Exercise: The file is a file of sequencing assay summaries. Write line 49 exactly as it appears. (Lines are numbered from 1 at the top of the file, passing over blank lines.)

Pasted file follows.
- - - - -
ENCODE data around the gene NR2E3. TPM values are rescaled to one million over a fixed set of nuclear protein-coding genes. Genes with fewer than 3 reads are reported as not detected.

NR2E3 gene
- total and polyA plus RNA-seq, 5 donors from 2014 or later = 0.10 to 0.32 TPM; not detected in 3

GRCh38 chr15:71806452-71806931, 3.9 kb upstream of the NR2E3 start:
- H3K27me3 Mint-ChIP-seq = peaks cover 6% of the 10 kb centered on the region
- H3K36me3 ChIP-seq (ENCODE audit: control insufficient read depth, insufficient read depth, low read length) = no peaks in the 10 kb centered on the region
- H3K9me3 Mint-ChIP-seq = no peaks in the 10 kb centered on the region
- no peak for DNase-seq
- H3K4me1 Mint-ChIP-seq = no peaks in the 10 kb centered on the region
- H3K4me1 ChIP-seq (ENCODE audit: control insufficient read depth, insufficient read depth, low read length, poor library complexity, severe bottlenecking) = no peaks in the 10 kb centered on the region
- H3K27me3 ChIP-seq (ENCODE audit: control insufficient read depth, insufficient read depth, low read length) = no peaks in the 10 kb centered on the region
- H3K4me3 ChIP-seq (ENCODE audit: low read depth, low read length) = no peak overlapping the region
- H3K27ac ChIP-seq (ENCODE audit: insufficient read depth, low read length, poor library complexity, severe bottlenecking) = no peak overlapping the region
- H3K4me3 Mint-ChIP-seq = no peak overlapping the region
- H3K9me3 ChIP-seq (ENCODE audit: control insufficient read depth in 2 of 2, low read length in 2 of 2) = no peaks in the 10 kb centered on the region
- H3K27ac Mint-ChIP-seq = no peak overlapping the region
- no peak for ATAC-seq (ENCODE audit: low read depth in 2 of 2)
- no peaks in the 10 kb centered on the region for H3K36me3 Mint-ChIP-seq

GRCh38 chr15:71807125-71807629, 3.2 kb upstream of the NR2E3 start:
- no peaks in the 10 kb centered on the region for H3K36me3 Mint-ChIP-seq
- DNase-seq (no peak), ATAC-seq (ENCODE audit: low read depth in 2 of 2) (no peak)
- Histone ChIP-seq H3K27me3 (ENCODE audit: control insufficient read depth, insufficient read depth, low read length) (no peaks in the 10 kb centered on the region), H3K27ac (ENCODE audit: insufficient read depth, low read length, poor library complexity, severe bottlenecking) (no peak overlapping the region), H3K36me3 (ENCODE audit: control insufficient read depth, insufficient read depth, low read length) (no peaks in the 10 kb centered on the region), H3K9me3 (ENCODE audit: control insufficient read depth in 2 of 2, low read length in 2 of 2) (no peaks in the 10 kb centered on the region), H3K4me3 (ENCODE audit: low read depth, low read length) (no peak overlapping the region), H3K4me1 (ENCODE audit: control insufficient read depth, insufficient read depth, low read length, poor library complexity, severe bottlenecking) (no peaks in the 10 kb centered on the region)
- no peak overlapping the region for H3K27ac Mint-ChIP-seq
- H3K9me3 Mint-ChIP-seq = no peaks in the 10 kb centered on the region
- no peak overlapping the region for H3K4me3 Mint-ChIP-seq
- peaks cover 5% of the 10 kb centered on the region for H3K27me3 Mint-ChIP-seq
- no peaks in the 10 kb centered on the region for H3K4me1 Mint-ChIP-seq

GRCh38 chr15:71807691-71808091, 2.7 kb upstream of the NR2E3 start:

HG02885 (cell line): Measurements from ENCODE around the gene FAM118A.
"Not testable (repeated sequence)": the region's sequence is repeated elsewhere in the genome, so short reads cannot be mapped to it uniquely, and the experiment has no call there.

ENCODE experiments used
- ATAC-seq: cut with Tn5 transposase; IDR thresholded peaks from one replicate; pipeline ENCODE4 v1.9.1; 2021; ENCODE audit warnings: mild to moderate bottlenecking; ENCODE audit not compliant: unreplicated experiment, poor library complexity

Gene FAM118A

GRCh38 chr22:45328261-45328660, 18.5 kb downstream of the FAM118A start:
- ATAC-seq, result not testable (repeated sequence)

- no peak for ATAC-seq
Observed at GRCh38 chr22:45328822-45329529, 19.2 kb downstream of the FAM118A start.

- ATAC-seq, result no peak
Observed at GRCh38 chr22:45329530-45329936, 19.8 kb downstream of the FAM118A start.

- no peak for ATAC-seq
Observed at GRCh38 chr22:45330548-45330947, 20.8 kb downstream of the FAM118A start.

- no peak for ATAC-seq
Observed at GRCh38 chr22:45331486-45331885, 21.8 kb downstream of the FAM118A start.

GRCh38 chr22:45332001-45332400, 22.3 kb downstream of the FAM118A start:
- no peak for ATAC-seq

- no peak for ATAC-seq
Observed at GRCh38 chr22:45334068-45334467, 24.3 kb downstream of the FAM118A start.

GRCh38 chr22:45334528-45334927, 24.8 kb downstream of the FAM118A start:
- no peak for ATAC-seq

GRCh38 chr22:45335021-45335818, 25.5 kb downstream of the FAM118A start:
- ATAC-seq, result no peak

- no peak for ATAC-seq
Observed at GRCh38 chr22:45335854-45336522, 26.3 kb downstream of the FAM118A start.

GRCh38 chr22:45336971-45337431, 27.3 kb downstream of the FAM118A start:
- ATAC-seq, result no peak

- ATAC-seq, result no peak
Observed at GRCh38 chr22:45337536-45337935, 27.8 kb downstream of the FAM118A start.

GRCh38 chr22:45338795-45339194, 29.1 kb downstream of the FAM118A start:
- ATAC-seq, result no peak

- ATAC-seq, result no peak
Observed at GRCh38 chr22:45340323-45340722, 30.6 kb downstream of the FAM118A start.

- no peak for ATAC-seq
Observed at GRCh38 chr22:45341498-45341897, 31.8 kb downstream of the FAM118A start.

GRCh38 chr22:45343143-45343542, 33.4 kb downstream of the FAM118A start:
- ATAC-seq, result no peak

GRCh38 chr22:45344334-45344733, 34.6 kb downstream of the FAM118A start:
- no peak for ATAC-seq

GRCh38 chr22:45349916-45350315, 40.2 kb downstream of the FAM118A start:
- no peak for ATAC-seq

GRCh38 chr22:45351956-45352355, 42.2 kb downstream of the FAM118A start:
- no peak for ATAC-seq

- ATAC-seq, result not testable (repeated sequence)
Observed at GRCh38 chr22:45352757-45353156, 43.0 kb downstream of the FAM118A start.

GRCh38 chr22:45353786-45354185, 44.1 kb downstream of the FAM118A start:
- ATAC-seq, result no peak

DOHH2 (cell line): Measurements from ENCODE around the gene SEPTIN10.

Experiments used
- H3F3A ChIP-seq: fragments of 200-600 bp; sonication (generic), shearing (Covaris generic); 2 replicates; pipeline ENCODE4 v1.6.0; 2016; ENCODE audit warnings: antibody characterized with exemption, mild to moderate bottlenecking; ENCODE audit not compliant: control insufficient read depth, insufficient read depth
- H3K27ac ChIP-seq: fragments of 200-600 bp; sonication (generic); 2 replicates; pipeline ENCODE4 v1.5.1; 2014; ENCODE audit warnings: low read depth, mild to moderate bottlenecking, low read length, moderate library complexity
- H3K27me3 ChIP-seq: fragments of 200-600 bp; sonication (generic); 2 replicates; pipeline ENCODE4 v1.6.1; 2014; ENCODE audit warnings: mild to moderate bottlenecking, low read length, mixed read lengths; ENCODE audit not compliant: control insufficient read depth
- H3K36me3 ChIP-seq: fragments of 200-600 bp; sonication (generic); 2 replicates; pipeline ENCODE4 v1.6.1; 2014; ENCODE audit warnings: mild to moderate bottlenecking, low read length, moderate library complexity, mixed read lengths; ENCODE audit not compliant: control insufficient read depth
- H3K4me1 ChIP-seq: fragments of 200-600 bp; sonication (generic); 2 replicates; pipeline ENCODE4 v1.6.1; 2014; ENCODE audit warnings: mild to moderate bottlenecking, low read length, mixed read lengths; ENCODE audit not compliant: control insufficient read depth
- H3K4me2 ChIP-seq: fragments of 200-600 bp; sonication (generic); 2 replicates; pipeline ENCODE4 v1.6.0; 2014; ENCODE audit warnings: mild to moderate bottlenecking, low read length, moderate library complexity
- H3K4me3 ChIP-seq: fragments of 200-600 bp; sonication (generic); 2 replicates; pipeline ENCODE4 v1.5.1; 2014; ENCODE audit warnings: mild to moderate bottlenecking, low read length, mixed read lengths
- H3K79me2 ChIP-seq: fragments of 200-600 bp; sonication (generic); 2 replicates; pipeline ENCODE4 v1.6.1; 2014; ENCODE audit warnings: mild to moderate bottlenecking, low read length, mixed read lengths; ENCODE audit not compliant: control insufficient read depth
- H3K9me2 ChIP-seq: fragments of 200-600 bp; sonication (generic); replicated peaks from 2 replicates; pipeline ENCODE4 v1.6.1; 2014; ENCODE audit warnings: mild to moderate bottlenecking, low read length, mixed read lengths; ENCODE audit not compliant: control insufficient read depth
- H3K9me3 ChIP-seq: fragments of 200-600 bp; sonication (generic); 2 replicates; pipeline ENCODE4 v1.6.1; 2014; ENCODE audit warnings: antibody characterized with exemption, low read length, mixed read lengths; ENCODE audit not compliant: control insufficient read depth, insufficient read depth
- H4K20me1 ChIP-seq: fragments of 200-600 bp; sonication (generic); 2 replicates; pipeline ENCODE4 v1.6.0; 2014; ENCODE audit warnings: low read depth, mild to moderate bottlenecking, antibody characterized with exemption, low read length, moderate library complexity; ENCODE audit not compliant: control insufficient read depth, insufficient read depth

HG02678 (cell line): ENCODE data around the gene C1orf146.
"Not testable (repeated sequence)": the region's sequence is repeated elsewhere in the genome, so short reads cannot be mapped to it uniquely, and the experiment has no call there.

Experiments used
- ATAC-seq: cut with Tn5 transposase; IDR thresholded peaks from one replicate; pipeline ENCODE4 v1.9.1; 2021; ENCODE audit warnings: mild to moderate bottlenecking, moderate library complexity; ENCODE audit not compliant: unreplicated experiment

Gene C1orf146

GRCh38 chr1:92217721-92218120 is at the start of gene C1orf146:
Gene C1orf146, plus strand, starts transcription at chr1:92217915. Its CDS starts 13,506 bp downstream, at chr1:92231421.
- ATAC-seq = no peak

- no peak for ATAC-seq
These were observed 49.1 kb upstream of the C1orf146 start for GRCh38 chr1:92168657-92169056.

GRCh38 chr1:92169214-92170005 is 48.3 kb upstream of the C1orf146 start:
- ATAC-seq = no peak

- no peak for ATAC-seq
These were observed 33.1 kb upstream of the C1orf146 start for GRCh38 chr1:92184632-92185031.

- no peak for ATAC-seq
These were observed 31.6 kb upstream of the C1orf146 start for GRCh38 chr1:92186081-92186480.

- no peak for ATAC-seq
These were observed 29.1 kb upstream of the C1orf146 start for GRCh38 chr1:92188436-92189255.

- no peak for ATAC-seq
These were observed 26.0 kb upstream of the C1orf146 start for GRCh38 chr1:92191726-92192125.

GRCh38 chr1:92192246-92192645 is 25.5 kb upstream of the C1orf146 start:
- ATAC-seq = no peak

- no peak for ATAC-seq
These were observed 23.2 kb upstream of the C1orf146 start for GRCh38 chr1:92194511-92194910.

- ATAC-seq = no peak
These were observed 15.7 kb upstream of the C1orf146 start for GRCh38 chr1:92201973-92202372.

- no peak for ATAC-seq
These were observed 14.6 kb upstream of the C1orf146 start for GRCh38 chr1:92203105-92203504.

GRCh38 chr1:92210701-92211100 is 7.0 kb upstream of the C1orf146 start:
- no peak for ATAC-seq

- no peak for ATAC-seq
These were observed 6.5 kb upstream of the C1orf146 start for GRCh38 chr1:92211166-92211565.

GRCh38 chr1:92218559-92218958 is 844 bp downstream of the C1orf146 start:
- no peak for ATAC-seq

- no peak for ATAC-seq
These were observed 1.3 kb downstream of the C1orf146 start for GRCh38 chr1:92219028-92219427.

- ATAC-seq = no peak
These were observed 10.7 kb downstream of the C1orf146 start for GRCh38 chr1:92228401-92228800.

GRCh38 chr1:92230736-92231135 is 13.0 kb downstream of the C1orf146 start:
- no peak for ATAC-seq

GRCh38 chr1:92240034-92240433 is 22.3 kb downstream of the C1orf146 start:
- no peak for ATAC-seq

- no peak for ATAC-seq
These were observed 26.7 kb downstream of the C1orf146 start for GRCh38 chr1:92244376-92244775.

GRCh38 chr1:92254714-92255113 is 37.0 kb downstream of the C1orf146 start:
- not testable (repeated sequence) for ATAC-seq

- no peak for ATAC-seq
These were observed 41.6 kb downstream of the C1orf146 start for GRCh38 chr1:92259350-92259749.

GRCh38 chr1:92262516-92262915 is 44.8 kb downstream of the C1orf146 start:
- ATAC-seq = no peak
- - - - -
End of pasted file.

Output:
- no peak for ATAC-seq